Only a few are known to be still standing. The interior of the Lincolnville Town Hall is one.

One in southern Charleston County is now a private residence. Of the more than 500 built in South Carolina, only 10-15% survive. They are not as common in SC's Low Country as in Upstate.

About 664,000 blacks in 15 states were educated in Rosenwald Schools.

It Is Too Bad That So Few Know of These Schools That Did So Much to Further Black Lives. --DaCoot

First Lady Michelle Obama Traces Roots Back to Slavery

From the October 8, 2009, Chicago Sun Times.

Geneaologists have traced Michelle Obama's roots back to a 6-year-old slave girl in South Carolina, Melvinia, her great-great-great grandmother.

She eventually had a baby with an unknown white man after she was willed to him.

Dolphus T. Shields born around 1859 when Melvinia was perhaps fifteen.

Melvinia died in 1938.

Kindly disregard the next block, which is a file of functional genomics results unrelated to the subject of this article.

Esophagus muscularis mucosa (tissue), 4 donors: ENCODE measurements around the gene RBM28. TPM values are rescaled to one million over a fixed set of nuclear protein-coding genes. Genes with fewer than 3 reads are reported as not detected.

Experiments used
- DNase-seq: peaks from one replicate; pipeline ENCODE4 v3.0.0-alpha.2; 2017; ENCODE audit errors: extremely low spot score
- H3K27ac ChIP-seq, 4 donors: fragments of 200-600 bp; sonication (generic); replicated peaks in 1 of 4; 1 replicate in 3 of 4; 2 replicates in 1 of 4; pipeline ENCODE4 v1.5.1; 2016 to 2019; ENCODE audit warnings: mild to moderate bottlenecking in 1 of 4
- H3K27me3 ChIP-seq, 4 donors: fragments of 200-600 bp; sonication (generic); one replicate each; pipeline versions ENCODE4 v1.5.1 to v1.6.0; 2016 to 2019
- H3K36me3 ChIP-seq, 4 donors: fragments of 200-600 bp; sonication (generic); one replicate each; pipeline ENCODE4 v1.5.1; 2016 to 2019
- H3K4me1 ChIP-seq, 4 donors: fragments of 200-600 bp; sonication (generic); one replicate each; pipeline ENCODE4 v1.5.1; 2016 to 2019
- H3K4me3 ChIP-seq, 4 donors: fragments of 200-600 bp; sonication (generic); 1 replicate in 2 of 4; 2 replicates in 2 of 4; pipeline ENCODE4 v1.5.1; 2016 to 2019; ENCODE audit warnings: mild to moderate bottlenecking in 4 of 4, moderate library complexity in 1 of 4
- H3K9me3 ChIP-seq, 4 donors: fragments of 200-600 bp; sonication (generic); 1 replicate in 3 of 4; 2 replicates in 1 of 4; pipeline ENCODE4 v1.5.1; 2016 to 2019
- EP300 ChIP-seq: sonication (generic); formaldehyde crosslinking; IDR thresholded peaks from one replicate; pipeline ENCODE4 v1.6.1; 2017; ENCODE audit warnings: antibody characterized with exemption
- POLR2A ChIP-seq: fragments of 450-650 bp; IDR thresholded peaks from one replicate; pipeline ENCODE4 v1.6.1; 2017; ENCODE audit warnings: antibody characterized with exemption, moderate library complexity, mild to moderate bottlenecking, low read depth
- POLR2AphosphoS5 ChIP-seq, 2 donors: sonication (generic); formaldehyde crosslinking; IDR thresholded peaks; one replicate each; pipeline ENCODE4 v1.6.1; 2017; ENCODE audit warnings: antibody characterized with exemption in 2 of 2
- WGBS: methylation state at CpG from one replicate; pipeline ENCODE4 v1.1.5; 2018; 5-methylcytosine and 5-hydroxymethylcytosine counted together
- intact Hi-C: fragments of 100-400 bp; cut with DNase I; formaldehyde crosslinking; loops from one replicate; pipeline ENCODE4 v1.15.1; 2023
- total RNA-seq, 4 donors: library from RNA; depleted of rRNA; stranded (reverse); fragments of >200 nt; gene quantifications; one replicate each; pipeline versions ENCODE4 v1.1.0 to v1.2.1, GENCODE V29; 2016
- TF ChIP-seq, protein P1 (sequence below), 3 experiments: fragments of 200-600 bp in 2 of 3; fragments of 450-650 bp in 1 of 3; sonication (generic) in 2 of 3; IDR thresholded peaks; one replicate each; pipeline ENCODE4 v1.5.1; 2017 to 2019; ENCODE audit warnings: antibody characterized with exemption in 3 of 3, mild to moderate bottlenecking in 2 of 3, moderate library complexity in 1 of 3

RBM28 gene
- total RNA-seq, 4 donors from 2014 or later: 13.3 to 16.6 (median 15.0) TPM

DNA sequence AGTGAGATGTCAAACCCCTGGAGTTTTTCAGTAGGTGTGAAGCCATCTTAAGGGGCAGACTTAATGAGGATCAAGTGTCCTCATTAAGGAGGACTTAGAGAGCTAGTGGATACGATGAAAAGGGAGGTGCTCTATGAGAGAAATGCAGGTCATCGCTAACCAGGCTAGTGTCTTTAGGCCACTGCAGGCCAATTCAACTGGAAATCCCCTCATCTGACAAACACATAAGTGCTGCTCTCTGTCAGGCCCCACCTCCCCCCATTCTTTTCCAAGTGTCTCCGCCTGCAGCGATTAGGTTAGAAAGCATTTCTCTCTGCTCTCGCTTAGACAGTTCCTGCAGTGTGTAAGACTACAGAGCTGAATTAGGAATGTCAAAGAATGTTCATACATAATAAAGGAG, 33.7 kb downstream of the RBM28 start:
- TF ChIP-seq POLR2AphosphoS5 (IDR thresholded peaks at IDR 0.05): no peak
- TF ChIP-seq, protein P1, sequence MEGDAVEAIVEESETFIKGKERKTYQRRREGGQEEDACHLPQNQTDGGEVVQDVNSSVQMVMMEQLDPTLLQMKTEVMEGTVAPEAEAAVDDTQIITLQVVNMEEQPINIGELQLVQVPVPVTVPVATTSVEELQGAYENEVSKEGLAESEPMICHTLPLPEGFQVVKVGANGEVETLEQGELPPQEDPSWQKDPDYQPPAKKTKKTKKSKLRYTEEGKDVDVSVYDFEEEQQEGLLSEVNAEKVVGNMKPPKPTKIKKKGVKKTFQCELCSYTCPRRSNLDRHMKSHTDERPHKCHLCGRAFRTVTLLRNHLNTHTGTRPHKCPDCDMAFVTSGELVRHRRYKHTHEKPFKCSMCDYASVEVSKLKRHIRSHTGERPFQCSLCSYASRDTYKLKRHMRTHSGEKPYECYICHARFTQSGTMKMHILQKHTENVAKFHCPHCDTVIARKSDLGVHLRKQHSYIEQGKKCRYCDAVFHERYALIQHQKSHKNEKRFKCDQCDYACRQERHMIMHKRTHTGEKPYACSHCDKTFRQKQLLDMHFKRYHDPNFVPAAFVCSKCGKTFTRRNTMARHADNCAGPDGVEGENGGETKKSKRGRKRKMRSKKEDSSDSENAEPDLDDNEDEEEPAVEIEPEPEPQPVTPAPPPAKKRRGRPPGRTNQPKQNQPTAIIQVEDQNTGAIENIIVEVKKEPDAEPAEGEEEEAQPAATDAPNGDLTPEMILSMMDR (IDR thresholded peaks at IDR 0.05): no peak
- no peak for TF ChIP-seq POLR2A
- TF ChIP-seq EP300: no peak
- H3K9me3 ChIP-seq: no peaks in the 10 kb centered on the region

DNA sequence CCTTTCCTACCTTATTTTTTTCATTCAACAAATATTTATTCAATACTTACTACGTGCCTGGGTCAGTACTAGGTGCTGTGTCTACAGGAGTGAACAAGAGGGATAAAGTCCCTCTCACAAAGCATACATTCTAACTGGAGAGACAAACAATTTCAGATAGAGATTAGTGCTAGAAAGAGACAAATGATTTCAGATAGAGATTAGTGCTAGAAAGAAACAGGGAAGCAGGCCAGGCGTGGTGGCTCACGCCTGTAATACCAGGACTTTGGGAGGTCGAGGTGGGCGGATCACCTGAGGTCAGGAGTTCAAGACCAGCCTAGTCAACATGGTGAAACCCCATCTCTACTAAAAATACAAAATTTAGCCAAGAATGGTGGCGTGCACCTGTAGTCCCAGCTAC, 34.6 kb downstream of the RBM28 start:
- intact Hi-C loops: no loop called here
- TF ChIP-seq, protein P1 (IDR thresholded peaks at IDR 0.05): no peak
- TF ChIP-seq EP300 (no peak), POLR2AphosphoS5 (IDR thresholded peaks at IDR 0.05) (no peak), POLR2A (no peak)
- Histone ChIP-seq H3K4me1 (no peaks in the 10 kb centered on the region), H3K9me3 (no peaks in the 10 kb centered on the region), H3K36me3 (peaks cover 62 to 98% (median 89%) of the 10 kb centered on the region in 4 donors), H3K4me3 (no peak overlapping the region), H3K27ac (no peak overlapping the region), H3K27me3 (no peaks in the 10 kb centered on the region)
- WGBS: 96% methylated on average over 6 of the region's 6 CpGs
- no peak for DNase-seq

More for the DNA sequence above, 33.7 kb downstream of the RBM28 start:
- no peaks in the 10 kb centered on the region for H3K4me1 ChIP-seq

Wednesday, April 4, 2012

Larry the Quaker Guy Gets a Makeover

From March 29th Yahoo! News from the Wall Street Journal "Larry; Quaker of Oatmeal Fame, gets Makeover" by Sarah Nassauer. Yes, I do write about more current items. I'm just trying to finish off some older history notebooks.

Larry, as folks at Quaker Oats call him, has been staring at us for many years from cartons of oatmeal, but is now getting a new look: haircut, losing some weight and dropping about five years.

PepsiCo, Quaker's owner, is trying to reinvigorate the 134-year-old brand. the new image is thanks to Hornall Anderson. With the hair trimmed, the shoulders are more apparent, making Larry appear stronger and more vibrant. trimming the hair also makes him appear to be lighter and thinner. The double-chin has been removed and roils on his face have been smoothed.